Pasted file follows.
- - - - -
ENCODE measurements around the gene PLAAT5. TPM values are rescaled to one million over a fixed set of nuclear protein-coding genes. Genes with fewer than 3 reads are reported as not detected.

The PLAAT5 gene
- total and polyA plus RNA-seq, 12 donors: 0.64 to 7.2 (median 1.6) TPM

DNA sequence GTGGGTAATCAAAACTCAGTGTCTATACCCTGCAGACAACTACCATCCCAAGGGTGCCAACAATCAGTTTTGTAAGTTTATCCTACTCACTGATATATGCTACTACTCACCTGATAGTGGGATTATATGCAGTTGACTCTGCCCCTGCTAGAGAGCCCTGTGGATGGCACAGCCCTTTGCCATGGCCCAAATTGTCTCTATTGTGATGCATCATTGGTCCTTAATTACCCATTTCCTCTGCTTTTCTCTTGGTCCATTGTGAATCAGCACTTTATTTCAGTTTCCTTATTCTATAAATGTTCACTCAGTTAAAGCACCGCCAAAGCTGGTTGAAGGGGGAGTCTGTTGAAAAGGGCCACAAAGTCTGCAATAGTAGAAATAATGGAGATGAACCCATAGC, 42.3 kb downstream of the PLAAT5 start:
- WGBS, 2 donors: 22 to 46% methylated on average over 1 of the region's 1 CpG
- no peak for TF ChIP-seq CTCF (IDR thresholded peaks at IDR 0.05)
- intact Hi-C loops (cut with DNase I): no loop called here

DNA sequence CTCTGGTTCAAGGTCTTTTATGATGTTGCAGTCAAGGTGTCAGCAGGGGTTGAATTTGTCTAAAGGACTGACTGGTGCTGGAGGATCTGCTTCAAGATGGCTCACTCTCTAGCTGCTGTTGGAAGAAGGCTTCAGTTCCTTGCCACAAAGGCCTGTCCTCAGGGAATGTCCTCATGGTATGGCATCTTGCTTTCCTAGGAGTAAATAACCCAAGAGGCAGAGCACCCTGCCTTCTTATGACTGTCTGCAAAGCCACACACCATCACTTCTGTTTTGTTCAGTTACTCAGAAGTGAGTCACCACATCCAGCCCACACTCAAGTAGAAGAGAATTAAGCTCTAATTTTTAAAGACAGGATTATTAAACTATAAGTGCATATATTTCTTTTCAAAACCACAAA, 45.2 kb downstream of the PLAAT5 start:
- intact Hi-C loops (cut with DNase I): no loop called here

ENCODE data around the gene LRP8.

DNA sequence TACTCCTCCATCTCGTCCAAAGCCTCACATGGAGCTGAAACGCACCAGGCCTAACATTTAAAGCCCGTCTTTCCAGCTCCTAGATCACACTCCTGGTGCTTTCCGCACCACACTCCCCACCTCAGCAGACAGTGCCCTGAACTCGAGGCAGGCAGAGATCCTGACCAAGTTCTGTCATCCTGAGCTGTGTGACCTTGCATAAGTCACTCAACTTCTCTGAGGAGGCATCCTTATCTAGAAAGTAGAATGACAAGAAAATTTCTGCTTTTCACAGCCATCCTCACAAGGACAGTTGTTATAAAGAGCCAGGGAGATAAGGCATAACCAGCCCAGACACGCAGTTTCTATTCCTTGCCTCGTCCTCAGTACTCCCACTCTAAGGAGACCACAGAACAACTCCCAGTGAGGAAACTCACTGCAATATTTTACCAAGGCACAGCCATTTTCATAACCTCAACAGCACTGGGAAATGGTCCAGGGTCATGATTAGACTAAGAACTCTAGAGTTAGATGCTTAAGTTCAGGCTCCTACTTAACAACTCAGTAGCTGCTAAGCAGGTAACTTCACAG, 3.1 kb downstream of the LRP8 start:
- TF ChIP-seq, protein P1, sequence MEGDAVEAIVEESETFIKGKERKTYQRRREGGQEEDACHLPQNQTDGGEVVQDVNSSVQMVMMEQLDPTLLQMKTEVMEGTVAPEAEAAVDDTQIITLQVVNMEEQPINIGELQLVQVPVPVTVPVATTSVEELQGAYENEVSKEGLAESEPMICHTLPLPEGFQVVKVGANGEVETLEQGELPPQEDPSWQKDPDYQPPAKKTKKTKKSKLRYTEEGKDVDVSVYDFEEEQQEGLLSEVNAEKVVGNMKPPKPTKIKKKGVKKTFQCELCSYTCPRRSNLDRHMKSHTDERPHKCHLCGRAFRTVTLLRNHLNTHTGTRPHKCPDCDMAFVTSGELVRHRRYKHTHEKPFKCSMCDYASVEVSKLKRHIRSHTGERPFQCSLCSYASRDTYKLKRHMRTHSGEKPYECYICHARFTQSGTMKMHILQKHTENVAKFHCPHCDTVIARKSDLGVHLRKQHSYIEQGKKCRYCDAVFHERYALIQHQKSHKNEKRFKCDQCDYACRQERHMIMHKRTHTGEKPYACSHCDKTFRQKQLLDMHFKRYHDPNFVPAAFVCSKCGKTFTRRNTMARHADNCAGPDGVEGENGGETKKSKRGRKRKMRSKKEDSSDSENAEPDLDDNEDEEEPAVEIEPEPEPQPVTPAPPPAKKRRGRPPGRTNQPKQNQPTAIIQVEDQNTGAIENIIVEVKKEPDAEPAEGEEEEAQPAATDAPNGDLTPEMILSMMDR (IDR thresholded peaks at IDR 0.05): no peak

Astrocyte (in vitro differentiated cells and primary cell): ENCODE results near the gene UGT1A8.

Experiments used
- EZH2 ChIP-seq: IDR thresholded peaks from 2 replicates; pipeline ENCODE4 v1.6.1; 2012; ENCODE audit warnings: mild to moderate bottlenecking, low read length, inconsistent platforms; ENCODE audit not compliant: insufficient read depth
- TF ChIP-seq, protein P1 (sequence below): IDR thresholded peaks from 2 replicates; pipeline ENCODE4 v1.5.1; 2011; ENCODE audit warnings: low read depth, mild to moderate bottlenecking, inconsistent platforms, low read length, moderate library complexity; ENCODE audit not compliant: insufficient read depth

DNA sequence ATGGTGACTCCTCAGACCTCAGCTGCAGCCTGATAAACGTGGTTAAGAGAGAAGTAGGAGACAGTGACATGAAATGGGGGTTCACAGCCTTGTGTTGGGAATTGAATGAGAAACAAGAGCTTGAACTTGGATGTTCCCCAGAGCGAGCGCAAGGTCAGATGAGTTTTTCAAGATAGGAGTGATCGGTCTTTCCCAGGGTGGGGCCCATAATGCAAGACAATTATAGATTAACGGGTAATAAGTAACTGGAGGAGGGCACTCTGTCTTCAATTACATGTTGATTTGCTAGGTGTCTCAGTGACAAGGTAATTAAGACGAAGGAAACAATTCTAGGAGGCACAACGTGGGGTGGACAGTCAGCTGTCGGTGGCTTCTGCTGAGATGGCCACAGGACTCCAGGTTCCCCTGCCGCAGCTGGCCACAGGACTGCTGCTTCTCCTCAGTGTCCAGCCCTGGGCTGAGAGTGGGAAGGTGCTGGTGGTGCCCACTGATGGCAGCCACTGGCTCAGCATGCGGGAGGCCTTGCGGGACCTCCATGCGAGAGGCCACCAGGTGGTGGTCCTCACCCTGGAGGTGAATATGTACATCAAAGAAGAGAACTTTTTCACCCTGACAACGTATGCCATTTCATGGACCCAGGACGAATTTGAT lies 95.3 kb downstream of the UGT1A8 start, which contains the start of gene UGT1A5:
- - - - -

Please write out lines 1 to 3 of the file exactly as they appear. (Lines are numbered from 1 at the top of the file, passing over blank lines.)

ENCODE measurements around the gene PLAAT5. TPM values are rescaled to one million over a fixed set of nuclear protein-coding genes. Genes with fewer than 3 reads are reported as not detected.

The PLAAT5 gene
- total and polyA plus RNA-seq, 12 donors: 0.64 to 7.2 (median 1.6) TPM